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15M With Social Phobia
A phobia is a type of anxiety disorder. It is a strong, irrational fear of something that poses little or no real danger.
There are many specific phobias. Acrophobia is a fear of heights. Agoraphobia is a fear of public places, and claustrophobia is a fear of closed-in places. If you become anxious and extremely self-conscious in everyday social situations, you could have a social phobia. Other common phobias involve tunnels, highway driving, water, flying, animals and blood.
People with phobias often avoid the object of their fear, otherwise they risk:
- Panic and fear
- Rapid heartbeat
- Shortness of breath
- A strong desire to get away
Phobias usually start in children or teens, and continue into adulthood. The causes of specific phobias are known, but they sometimes run in families.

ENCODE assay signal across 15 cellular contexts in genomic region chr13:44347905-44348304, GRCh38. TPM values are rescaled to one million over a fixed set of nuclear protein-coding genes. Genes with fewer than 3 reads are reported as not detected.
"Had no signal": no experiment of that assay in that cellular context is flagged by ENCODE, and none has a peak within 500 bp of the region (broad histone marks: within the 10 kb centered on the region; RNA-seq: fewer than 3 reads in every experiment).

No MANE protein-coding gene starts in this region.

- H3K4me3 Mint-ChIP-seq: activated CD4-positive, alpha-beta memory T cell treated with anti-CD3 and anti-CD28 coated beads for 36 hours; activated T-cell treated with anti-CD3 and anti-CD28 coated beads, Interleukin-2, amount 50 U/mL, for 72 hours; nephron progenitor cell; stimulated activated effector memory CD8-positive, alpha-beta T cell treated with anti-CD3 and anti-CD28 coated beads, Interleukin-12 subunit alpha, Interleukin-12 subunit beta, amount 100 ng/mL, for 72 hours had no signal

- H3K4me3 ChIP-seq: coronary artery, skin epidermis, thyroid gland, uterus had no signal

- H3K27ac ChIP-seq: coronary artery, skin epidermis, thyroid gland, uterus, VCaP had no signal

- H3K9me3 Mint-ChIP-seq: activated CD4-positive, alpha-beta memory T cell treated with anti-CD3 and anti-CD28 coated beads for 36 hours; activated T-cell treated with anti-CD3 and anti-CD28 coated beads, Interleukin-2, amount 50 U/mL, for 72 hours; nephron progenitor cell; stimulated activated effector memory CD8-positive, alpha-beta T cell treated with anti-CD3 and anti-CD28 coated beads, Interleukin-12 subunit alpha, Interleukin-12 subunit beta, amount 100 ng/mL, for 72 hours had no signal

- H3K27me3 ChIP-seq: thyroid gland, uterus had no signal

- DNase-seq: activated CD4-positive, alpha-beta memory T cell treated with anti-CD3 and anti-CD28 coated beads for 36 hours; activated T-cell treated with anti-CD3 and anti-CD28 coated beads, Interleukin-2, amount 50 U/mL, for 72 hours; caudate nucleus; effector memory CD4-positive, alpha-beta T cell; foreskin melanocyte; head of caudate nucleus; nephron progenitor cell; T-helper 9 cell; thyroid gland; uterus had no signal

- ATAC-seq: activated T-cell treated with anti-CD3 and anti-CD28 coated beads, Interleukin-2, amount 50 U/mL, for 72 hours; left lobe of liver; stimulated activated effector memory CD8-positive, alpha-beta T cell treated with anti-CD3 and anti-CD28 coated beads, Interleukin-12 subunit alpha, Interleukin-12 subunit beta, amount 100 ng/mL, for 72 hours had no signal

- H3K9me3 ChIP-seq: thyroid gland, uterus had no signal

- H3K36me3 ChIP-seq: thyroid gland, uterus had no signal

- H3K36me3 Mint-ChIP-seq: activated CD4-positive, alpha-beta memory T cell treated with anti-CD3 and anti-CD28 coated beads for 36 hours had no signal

Treatment helps most people with phobias. Options include medicines, therapy or both.
What is Social Phobia?
Social phobia is a strong fear of being judged by others and of being embarrassed. This fear can be so strong that it gets in the way of going to work or school or doing other everyday things.
Social phobia affects about 15 million American adults. Women and men are equally likely to develop the disorder, which usually begins in childhood or early adolescence.
Social phobia is generally treated with psychotherapy, medication, or both.
Psychotherapy. A type of psychotherapy called Cognitive behavior therapy (cbt) is especially useful for treating social phobia. It teaches a person different ways of thinking, behaving, and reacting to situations that help him or her feel less anxious and fearful. It can also help people learn and practice social skills.
Medication. Doctors also may prescribe medication to help treat social phobia. The most commonly prescribed medications for social phobia are anti-anxiety medications and antidepressants.
If you or someone you love is dealing with signs of anxiety or a specific phobia, contact a local professional for support. By calling the National Suicide Prevention Lifeline at 1-800-273-TALK (8255) you’ll be connected to a skilled, trained counselor at a crisis center in your area, anytime 24/7.
This article is courtesy of the National Institute of Mental Health.